This first try I had to make in a smaller pan, so you can see that the cake itself is thicker than the one above. Still, it’s slices turned out more uniform and the spiral was clear. My second attempt – the one today – was a little more anemic.
Anyway, I know it sounds like I’m giving this cake a lot of flack, but that’s mainly due to my frustration at not being able to do it proper justice from an implementation perspective. Damn and blast my untalented baking skills!
However, if you have gingerbread and cinnamon lovers in your house, I highly recommend this recipe – it’s a little time-consuming, what with the mixing of separate yolk, egg white, dry ingredient, and then whipped cream mixtures, but the flavor (and if you do it right, the presentation) is wonderful!
I wish everybody the best Thanksgiving – enjoy some family, friends, and good, good food!
From Roxana’s Home Baking.
You didn’t think I’d just do that lame round-up post for Halloween recipes did you?
Actually, I did for awhile. >.> But in the end I decided to damn the torpedoes (and my removed wisdom teeth – good times) to try an idea that popped into my head. This one in particular, there being Halloween candy everywhere, was something I thought sounded like a lot of fun.
Remember back when I used to hide delicious things inside other delicious things? Like these Surprise Easter Brownies, hiding different flavors of candy Easter eggs?
I used to love to do that a lot. Who doesn’t want a delicious thing with MORE delicious things inside? That’s right – NOBODY.
Hiding goodies seemed like a good theme for Halloween, so I went with it and it actually turned out really well. I grabbed a general bag of chocolate candies (Twix, Snickers, Milky Way, 3 Musketeers) and randomly dropped one of each into my cupcake batter – surprisingly, they almost all turned out beautifully!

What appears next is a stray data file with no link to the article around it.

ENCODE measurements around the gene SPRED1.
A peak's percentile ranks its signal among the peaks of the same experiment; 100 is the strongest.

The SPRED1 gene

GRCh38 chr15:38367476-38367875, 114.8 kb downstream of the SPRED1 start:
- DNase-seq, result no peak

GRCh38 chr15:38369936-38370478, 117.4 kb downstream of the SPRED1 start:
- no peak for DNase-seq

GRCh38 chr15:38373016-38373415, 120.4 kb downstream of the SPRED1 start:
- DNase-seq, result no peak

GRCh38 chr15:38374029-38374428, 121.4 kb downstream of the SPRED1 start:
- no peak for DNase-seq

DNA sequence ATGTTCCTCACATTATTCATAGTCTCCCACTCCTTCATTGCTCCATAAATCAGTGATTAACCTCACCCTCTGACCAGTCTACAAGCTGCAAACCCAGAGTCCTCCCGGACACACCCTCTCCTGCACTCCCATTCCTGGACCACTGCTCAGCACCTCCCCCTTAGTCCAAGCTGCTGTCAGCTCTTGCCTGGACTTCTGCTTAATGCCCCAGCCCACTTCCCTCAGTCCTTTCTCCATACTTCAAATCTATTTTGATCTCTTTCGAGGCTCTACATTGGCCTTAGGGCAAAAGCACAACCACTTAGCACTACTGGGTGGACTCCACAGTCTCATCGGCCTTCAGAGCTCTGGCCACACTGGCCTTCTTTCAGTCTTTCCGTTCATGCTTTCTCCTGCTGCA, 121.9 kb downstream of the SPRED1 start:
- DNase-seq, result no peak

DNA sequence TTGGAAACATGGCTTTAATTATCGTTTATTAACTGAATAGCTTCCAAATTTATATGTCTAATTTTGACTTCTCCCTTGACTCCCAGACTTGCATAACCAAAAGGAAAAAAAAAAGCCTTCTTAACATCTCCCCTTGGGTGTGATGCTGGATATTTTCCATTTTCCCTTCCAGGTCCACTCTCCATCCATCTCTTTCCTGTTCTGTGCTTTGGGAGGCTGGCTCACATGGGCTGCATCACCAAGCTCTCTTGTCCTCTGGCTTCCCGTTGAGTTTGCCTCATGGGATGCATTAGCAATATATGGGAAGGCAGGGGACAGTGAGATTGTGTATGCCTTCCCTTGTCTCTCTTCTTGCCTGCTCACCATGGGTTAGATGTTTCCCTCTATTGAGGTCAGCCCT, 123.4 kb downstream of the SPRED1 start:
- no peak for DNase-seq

One other departure for me that you may or may not have noted is the fact that these cupcakes are not, in fact, chocolate. It’s a rare thing for me to bake something that’s not predominantly made of chocolate, but I think that recently I’ve been stagnating a little bit in my baking breadth. Funfetti Cookies aside, the only cake I ever bake is chocolate, and any time I make cookies it’s consistently a requirement for them to have chocolate as well. I felt like it was time for me do something new. Hence, some yellow, vanilla-y cake!
The recipe I found is great, though, and I plan on trying it out again. It’s from a trusted source – Joy the Baker – and with both vanilla extract and vanilla seeds in it, it’s delicious; even the batter tastes great. This with some extra-sugary chocolate buttercream (not meringue! Look at me!) makes for a diabetes-inducing dessert, but it’s worth every bite. These cupcakes are fun, and a good surprise (as long as nobody’s dead-set against any particular kind of candy).
Hiding delicious food in other delicious food will never go wrong, friends. Never.
Makes 2 dozen cupcakes
Adapted from Joy the Baker
Use your favorite chocolate buttecream recipe! I used the one from Savory Sweet Life.